When claims or other exposures arise, a sometimes diverse range of reputational and brand risks, of affected individuals as well as the business(es) they work for, are usually as critical as the prospective financial exposure. Clear appraisal and understanding of what information belongs to whom, and the extent to which it should and can be kept confidential in practicality and in law, is always a ‘first base’ consideration.

The available legal protections are:

  • Rights of confidentiality: Abuses of other people’s confidential information are actionable torts and frequently they can also be breaches of contracts of client engagement, insurance, or staff employment. These have their limits however. They are often co-owned by several different people, not all of whom will share the same interests or concerns for their protection; and they can be overridden by the courts or other higher authorities.
  • Privilege: The Public Policy doctrine whereby advice received from an external independent lawyer – Legal Advice Privilege – and/or all internal or external communications pertaining to litigation which is current or imminent – Litigation Privilege – are immune from scrutiny by anyone else, including Government or the Courts.

These rights are not commercial commodities. They can’t be sold or transferred. Nor can they be waived or varied by anyone except by the person who owns them; and if co-owned, a waiver by one owner does not extend to another who has not waived them. Nevertheless, they have to be treated as assets and understood, measured and kept protected like any other.

A typical scenario could be where a professional firm advises, directly or through their common representatives, a range of investors or participators, each with their own circumstances and reasons for investing, in a tax avoidance scheme which fails, due to the firm’s technical or practical error. The rights of confidentiality and privilege arising for and owned by each investor may be different, and although some or even most of their information may be common to all, there will often be items which it would not be in their interests to disclose or share.  Any firm facing such exposures needs to be careful not to compound or aggravate their peril by overlooking these.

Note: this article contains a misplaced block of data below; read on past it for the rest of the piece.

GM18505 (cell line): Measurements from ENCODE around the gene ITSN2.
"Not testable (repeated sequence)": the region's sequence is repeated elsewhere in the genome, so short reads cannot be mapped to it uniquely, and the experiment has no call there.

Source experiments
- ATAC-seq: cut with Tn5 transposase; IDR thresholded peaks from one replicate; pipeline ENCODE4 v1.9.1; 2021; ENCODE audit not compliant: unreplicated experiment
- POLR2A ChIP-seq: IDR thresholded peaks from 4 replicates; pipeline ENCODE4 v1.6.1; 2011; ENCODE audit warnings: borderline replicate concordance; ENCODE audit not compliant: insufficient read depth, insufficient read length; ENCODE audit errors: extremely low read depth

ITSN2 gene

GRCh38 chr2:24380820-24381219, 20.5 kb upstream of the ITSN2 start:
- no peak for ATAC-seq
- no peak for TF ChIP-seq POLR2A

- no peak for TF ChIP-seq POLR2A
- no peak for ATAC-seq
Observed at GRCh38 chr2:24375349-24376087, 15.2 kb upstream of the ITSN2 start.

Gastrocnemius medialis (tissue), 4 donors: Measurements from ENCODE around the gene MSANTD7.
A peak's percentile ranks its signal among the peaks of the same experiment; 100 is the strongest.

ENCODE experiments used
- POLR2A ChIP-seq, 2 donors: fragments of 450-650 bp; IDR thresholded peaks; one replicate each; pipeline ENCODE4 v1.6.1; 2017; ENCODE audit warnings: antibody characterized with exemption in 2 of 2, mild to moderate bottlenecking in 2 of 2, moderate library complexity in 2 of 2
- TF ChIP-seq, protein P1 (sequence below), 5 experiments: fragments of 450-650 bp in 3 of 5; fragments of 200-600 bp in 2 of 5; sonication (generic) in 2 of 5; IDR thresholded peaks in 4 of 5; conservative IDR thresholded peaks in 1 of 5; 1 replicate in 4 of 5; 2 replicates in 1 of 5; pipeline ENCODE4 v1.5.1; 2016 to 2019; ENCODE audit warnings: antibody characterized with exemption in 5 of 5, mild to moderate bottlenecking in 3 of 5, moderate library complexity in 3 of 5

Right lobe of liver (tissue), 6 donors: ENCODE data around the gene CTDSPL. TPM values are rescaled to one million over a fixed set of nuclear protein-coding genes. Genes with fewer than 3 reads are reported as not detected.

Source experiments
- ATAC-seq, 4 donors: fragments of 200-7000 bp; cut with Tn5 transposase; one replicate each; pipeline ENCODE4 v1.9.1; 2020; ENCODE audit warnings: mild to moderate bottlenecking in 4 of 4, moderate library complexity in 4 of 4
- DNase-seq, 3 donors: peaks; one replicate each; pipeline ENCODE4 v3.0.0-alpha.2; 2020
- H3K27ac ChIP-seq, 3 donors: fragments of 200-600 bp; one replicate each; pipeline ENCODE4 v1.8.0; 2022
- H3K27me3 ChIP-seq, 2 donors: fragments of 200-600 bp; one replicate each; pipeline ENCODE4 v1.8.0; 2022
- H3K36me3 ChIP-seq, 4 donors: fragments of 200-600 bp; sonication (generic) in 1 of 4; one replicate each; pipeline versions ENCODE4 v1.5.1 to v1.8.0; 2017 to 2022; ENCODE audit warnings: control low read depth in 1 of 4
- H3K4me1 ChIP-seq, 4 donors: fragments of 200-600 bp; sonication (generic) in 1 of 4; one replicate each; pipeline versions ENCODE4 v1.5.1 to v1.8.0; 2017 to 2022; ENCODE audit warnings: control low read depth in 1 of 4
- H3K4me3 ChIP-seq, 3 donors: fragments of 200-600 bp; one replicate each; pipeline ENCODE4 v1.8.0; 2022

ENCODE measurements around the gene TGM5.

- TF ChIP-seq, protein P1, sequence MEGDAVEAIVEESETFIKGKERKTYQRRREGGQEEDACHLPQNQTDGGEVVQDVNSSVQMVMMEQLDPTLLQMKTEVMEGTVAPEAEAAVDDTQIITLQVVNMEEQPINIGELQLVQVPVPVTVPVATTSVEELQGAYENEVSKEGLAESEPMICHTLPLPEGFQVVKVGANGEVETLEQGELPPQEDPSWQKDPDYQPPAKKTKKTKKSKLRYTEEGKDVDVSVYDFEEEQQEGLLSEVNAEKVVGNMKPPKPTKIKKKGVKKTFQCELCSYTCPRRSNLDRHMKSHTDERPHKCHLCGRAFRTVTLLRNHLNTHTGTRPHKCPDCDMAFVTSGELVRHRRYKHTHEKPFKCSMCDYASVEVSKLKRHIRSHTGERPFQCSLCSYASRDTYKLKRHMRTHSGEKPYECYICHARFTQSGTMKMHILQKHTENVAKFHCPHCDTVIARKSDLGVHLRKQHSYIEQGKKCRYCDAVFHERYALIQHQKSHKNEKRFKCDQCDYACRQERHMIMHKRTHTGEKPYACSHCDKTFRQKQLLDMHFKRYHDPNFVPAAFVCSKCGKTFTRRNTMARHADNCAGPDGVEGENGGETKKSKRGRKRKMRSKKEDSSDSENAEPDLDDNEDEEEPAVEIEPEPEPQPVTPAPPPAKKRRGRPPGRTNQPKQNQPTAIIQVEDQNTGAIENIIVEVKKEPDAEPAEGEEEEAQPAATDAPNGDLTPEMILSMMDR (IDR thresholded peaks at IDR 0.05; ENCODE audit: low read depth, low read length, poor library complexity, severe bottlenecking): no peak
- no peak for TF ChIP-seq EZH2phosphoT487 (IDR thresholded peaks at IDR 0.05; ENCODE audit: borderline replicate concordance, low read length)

DO…

  • Differentiate all separate people and entities affected by a matter and understand their respective interests, rights and obligations;
  • Assess the respective relevance and value of their information;
  • Recognise and respect the different coalface team-members’ interests and priorities from those of their firm or supervisors;
  • Know the differences between rights of confidentiality and rights of privilege;
  • Encourage or arrange separate advice and representation for different parties if their respective confidentiality rights or obligations conflict.

DON’T

  • Waste or spend time and money disproportionately with silly fastidiousness;
  • Confuse or muddle information and known facts with unknowns and hypotheticals.
  • Gamble or speculate, especially with what doesn’t belong to you.

About the author:

F Mike Willis Ltd is an incorporated solicitors practice established by Mike Willis. Its doors opened on 1st November 2014 in a converted granary premises adjacent to Mike’s home.

The firm offers the same niche services Mike has been providing to clients and colleagues in his former firm for three decades: helping professionals in England and Wales with their identified civil liability and regulatory risks and exposures and opportunities. His experience with a great variety of such situations equips him to provide advisory and representative services, with commerciality, objectivity and professionalism, at proportionate or attractive cost.

Find out more on his website or contact Mike via email.

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